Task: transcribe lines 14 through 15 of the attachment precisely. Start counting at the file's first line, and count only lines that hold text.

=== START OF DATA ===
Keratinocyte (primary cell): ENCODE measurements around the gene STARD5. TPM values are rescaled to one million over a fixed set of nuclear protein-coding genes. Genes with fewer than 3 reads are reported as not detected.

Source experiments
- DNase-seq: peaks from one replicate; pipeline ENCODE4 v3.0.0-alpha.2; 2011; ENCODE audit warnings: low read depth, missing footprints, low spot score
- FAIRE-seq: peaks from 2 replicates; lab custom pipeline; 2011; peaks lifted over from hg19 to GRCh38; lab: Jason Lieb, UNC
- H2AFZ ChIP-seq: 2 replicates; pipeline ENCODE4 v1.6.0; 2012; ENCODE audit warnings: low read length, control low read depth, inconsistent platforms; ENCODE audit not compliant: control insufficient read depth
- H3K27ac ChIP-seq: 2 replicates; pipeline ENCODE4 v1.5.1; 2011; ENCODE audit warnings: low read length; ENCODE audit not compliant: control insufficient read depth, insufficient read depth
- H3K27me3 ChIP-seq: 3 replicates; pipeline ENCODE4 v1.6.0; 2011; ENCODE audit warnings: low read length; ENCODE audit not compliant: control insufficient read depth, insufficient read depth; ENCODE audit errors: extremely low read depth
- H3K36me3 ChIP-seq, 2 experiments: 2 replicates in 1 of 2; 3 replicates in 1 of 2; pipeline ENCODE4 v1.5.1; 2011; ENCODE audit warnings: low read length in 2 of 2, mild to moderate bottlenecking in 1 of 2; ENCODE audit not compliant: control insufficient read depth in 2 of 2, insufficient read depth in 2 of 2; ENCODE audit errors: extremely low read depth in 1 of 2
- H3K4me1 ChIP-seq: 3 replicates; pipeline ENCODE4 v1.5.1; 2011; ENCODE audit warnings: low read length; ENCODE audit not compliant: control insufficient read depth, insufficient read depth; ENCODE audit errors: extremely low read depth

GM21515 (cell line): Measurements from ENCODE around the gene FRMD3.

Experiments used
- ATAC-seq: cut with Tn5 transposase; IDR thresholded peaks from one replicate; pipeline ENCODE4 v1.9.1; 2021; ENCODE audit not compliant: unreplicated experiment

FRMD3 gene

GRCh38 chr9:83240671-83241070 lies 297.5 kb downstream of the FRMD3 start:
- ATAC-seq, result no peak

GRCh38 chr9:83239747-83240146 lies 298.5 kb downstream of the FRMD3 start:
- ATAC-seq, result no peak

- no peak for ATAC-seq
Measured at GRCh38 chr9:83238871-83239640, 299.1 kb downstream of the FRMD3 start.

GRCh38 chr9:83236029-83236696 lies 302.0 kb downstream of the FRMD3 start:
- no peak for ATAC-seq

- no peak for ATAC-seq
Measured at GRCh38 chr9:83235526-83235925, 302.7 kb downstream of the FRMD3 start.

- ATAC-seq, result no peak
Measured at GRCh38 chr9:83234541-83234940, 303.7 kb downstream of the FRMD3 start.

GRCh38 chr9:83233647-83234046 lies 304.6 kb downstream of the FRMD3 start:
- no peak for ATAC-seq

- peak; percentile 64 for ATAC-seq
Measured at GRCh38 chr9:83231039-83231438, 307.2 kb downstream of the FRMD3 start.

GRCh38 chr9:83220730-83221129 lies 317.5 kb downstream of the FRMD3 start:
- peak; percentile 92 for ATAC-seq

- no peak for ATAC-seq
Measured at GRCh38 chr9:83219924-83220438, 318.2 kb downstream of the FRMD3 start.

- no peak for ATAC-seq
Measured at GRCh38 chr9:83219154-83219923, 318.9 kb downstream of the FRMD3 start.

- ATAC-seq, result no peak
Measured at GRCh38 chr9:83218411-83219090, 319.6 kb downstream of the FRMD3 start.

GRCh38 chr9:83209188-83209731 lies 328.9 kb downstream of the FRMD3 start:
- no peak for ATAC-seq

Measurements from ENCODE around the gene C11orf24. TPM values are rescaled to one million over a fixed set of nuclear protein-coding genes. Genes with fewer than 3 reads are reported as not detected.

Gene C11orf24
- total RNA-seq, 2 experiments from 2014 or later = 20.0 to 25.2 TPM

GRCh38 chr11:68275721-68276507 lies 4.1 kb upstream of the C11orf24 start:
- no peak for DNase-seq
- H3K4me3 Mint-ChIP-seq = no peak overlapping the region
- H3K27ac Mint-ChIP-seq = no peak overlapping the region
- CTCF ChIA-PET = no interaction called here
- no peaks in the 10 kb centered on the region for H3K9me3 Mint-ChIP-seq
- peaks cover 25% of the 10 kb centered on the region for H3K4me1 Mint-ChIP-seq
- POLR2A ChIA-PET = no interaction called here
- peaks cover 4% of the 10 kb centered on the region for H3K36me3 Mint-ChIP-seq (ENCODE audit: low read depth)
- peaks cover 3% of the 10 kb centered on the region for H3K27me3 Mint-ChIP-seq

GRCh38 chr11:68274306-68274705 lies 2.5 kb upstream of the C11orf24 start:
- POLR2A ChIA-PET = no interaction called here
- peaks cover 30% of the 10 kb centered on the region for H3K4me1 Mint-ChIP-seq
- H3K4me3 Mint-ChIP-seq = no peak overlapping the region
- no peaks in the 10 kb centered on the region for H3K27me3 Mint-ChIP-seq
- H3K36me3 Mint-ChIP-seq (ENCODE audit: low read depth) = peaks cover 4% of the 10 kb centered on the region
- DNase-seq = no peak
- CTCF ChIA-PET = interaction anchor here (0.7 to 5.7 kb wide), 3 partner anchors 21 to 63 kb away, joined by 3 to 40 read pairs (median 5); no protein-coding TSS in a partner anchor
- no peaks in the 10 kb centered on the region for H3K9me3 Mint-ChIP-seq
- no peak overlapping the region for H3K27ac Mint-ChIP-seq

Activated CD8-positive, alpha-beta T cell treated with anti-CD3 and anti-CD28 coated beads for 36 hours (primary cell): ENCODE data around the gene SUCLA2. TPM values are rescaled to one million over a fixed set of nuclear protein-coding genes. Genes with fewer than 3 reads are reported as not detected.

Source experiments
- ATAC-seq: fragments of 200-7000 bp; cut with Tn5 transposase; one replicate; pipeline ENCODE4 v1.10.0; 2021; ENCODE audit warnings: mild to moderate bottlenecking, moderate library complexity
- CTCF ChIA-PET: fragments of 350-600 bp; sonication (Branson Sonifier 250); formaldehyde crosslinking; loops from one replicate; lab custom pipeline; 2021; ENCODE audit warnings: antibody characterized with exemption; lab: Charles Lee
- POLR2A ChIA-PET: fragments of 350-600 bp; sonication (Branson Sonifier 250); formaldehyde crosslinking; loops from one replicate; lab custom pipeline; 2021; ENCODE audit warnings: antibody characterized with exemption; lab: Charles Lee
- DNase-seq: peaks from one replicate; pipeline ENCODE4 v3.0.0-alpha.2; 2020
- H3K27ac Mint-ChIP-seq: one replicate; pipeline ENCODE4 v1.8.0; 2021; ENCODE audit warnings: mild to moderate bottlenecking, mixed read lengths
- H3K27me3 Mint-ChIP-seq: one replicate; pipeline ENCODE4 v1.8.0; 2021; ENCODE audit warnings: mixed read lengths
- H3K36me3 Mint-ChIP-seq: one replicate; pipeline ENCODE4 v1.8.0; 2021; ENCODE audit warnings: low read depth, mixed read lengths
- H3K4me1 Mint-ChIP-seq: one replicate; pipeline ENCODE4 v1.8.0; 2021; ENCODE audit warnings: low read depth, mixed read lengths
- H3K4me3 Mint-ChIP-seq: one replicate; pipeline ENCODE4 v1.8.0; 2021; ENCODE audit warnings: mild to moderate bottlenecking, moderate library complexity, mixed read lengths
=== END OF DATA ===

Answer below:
GRCh38 chr9:83240671-83241070 lies 297.5 kb downstream of the FRMD3 start:
- ATAC-seq, result no peak